Actually, that policy was already in place. If a Goodreads user had a review about author behavior, it was hidden so that only friends could see it and not all Goodreads users. I think what has bloggers in an uproar is that Goodreads has always allowed users to personalize their bookshelves. I have shelves for different things, one is called 'school-stuff' another is called 'Swiss-authors', etc. Some bloggers have been very unfortunate when writing a negative review, and have been attacked by author(s). Some have even had their personal information, like their real name, the place they live, a photo, restaurants they go to etc publicly outed on a website. After this first happened, some bloggers made Goodreads shelves called 'badly behaving author' and other things meaning more or less the same thing. Some authors were upset to see their books shelved in a certain way, and one author misconstrued some of those shelves and said that reviewers were threatening her. Things snowballed pretty fast, and there were some web-articles about all of this that did not tell the whole story. The author in question later came back and apologized, saying she knew those shelves had nothing to do with her personally, and that the shelves she had mentioned didn't exist for real. Of course, none of those web articles told that story, and I'm sure Goodreads felt the pressure. Then, instead of directly contacting reviewers, Goodreads deleted shelves, and if those shelves were exclusive, the reviews disappeared as well.  One shelf that was deleted was called 'due to author'. And most of the reviewers who had their shelves deleted were among those who had been targeted and had their personal information spread on the internet. I was very sad to see Goodreads go back on everything they have been telling readers for the three years I have been a member there. And I am no longer posting my full reviews there, even if I have never had a shelf called 'badly behaving authors' or anything like that. The shelves I have that has something about authors in their name is 'fave-author' and things like that. Needless to say, none of my shelves have been deleted…

How do you feel about Indie authors and self-publishing?
I think it's great that it's possible to self-publish, and I have met some awesome indie authors since I discovered their existence. I do think it's very important that indie or self-pub authors use an editor, though, because if I pay for a book, even if it's only $0.99, I want to read correct grammar, and no plot-holes etc. I think it must be very hard to get your book out there for self-pub and indie authors, though, because there are a lot of new books released each year, and the authors who have a big publishing house behind them get more publicity in mainstream media.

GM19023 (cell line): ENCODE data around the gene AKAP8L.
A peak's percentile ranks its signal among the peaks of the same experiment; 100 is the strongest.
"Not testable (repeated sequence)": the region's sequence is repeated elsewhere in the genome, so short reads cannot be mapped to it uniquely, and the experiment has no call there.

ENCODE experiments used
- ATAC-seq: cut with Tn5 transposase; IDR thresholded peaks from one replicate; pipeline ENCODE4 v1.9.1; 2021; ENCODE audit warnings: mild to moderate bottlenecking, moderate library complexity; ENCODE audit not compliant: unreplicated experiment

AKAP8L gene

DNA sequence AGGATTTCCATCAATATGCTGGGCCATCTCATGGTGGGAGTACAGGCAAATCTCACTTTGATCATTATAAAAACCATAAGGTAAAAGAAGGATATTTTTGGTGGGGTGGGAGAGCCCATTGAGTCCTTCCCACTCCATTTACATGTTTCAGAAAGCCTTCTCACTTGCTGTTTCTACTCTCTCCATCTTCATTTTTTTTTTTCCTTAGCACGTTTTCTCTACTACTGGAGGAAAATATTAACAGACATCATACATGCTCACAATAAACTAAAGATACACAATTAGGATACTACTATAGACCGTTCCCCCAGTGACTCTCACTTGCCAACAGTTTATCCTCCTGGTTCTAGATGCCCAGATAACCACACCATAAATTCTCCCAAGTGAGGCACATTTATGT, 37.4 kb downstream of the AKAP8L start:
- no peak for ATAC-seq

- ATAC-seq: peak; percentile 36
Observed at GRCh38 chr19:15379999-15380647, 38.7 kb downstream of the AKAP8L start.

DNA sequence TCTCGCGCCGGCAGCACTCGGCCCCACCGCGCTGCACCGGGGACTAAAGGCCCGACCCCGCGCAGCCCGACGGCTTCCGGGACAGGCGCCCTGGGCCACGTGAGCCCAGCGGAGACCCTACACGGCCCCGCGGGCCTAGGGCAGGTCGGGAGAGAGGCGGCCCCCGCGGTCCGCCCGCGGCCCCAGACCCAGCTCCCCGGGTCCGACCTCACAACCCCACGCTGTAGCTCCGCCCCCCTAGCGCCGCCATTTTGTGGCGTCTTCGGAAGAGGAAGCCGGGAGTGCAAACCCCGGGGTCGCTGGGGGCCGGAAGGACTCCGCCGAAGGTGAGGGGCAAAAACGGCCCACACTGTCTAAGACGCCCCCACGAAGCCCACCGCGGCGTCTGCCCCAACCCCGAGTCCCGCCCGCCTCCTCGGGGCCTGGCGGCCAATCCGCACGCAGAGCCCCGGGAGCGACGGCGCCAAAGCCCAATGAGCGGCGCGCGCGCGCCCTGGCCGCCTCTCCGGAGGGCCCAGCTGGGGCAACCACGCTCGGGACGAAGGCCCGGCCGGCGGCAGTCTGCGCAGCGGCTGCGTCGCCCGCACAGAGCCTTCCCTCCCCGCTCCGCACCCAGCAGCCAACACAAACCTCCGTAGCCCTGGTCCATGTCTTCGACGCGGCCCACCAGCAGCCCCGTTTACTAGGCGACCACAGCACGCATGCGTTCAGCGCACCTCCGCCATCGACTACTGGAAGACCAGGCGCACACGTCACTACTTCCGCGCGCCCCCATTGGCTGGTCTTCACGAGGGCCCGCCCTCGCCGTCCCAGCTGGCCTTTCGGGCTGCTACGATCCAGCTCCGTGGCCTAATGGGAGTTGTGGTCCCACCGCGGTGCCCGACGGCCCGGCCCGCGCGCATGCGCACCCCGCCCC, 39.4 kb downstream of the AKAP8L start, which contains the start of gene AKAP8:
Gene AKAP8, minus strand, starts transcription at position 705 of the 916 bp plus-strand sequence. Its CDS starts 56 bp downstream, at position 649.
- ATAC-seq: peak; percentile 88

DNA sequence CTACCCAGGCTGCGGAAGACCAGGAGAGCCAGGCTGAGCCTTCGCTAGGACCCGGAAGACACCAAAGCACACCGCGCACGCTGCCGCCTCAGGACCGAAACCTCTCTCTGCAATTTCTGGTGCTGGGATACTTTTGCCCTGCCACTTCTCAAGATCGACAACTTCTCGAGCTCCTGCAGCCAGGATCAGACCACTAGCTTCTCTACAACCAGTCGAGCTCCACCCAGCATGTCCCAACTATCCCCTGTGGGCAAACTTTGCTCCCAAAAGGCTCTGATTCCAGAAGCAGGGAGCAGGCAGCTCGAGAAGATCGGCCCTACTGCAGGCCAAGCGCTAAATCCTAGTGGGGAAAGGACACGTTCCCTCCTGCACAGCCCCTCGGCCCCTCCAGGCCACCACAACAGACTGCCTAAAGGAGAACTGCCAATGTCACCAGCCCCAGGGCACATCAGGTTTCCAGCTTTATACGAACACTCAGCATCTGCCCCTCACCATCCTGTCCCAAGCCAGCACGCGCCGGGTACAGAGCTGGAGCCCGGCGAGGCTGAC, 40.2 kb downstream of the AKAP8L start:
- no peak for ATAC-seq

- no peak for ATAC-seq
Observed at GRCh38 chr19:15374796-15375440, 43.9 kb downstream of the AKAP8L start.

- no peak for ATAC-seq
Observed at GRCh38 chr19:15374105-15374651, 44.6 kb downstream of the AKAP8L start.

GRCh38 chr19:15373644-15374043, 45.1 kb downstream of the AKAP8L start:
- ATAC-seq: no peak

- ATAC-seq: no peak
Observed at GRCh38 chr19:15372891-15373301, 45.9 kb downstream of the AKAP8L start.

Do you take review requests?  If so, where can authors contact you?
I do take review requests, but for the time being I'm quite backed up. There is all the proper information on by blog, and I ask that authors who send me an e-mail read my review and rating policy as well. Because if I read a book I got to review, I will post my honest review, even if I don't particularly like what I'm reading. That's really important to me, I will not pretend I loved a book if I didn't, but I try to not be too harsh.
Thanks so much for having me over today, Katie! This was fun. I hope I didn't get too long-winded.

Thank you, Lexxie for taking the time to answer.  I'm happy to have you on my blog.  See you for coffee? :)  

And the rest of you, please pop over and say "hi" on Lexxie's blog: (un)Conventional BookViews

And if you want to see Lexxie's review of Untethered, it's HERE.

Monday, October 7, 2013

Simple Joy

Oreo and Noodles
Any of you who have either followed me on this blog or on Facebook know two things about my life:

1. My husband suffered a ruptured brain aneurysm a year ago and the entire family is still trying to find their footing after that.

2. We got new kittens a couple weeks ago.

The cat my husband had when we were married died just this summer.  She was old and sick.  It was her time.  We loved her, but after all the vomiting on carpets and scratching up furniture and night time meowing, we decided No More Pets.

Um. Yeah. That lasted two months.
The house was clean. Finally.
But it felt empty.

And now we have these two crazy, crazy kittens tearing around the apartment, ruining the curtains and chewing through the cords on all our headphones.  These crazy, crazy kittens who attack the drawstring on my pajama pants and the shoestrings on my husband's work shoes.  Crazy kittens who make my daughters laugh out loud and put away the iPad to dangle string in front of these furry guys. Kittens who, through being nothing but themselves, have managed to make us all feel like a family again.

Simple joy has been returned to this household.  We all have something to look forward to when we come back from being away.  We all have something to talk about at the dinner table.  We all have the same thing to complain about at 1 a.m. when our felines fancy an all-out-knockdown brawl.

Life's not perfect. (Is it ever?)  And yeah, I'm not too thrilled about the curtains.  But I find myself smiling twice as often as I did before.  That alone makes it all worth it.  I like myself a lot more when I'm smiling.

My family likes me more, too.

The kittens? I think they'd be smiling if they could.  They purr, anyways.
And we love to hear it.